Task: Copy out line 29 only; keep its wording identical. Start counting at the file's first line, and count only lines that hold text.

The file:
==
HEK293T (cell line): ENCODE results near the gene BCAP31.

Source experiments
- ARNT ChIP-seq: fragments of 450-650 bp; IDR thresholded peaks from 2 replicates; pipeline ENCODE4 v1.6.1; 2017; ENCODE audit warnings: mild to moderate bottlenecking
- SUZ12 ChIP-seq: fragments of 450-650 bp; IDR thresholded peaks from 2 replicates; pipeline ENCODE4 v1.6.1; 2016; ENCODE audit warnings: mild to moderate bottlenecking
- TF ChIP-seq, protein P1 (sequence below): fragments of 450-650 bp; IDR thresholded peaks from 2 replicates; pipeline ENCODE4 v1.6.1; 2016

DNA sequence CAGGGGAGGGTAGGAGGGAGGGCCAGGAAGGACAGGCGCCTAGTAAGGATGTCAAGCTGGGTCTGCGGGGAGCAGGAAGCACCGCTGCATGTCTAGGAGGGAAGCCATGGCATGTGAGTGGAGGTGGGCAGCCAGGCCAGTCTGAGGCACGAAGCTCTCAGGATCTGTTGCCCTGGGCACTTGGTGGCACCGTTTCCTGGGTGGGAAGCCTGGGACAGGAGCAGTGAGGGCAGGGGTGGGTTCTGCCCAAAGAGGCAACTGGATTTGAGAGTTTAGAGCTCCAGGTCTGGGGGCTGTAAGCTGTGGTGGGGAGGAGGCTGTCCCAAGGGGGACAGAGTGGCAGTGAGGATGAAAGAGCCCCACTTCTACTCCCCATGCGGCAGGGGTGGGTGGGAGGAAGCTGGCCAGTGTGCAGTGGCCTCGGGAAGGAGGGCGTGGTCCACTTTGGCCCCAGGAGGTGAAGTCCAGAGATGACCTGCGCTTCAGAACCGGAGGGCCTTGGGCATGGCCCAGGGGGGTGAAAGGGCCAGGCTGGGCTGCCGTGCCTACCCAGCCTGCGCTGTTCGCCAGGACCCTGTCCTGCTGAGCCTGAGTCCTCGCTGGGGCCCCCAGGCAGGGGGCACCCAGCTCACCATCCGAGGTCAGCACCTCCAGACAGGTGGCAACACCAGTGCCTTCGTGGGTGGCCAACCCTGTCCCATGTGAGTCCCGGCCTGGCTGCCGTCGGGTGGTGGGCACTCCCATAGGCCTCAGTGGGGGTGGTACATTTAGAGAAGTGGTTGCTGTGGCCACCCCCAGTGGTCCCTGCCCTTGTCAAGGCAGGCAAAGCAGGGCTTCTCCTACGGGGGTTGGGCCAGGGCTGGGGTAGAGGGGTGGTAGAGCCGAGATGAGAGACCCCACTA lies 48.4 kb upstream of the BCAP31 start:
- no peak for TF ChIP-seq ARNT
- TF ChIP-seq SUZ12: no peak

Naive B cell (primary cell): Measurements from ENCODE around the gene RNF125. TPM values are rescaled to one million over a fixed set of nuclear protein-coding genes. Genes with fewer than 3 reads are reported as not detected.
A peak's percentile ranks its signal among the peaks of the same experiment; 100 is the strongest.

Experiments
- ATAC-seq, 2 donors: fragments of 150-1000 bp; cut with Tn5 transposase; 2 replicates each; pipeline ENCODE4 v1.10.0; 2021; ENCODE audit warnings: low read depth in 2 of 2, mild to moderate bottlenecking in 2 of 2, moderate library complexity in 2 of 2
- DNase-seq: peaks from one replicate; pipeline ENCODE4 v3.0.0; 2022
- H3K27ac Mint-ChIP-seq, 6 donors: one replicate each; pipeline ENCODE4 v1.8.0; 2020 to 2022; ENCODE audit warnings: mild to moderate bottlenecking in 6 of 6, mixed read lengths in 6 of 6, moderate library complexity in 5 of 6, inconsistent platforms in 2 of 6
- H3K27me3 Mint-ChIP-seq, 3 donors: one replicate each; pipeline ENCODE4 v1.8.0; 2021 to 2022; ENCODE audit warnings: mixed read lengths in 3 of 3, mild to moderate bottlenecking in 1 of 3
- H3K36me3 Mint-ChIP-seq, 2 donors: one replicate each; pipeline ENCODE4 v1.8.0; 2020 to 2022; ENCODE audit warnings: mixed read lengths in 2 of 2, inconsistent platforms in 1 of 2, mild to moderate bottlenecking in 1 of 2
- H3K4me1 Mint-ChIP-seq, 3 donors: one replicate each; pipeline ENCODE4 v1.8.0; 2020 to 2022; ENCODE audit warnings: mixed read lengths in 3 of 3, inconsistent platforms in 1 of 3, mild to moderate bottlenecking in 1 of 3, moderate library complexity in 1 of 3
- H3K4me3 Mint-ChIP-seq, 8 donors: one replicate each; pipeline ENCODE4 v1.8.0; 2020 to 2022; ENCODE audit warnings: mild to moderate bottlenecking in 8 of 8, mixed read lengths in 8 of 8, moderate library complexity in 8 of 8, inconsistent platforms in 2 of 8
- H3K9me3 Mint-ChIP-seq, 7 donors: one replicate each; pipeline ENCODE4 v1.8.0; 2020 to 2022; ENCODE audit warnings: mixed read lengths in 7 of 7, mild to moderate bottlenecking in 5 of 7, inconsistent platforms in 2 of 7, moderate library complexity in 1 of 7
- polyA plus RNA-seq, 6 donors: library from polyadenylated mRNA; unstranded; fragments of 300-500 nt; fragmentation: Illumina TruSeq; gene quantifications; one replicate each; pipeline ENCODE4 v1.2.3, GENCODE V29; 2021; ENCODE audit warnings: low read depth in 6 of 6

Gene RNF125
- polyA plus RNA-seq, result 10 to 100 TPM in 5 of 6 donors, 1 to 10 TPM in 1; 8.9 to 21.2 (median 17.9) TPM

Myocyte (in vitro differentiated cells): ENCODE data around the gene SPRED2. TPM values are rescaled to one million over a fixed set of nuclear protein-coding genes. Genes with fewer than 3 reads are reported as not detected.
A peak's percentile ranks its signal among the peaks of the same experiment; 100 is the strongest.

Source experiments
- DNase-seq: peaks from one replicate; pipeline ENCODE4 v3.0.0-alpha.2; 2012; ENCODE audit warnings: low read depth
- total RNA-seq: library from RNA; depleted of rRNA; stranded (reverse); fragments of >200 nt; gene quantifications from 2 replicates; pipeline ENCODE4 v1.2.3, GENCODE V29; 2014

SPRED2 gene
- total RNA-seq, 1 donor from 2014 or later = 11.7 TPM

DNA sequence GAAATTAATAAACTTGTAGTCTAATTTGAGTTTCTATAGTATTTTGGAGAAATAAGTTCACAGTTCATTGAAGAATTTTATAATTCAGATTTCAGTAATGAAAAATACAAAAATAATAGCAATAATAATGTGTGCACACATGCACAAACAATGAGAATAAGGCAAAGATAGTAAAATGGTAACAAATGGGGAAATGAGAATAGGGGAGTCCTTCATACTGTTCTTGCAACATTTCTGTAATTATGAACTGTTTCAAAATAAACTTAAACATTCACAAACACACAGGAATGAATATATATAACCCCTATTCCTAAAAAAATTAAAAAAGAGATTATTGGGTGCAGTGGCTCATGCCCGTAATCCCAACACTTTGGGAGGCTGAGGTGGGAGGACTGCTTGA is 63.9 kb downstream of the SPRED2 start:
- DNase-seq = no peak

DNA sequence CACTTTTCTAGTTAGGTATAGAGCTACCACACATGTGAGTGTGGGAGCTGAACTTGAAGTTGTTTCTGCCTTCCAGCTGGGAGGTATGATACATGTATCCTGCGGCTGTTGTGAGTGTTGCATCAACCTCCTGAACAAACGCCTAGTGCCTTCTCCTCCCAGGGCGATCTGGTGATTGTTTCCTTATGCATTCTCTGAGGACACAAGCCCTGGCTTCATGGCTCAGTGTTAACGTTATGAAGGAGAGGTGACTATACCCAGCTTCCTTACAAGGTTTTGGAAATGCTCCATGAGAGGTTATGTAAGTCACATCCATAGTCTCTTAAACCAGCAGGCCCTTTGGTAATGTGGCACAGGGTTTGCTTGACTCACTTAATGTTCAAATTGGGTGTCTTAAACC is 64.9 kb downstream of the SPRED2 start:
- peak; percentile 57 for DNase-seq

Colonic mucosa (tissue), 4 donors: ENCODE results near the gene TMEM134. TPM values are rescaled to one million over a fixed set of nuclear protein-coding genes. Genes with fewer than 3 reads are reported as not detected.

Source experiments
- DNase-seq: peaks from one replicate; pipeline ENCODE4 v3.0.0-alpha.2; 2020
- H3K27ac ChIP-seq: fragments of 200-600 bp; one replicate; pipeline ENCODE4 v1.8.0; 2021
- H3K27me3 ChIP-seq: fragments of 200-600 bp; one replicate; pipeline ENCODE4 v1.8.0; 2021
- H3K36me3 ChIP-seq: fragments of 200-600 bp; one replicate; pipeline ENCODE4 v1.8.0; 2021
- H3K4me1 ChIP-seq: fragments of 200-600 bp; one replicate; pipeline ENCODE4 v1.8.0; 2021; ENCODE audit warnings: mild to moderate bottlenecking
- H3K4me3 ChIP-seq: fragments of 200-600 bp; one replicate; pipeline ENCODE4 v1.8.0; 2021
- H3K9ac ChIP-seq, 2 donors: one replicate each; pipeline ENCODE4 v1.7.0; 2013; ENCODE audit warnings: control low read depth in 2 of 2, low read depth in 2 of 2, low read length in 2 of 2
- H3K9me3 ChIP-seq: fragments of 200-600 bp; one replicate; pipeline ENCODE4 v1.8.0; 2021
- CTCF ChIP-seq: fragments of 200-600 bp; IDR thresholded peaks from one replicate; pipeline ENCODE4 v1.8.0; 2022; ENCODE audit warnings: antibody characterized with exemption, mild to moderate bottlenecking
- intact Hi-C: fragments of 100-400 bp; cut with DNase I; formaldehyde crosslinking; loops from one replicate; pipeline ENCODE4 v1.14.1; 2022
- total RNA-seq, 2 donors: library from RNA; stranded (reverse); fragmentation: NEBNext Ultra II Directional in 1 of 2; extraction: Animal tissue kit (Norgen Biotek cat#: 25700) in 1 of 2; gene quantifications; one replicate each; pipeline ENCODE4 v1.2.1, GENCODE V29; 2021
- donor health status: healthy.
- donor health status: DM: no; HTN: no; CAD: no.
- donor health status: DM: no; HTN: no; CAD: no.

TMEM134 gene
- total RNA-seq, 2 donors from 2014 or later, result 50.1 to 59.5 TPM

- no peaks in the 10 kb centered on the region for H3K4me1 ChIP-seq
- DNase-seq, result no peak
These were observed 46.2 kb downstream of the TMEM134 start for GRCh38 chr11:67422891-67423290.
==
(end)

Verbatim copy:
- total RNA-seq, 1 donor from 2014 or later = 11.7 TPM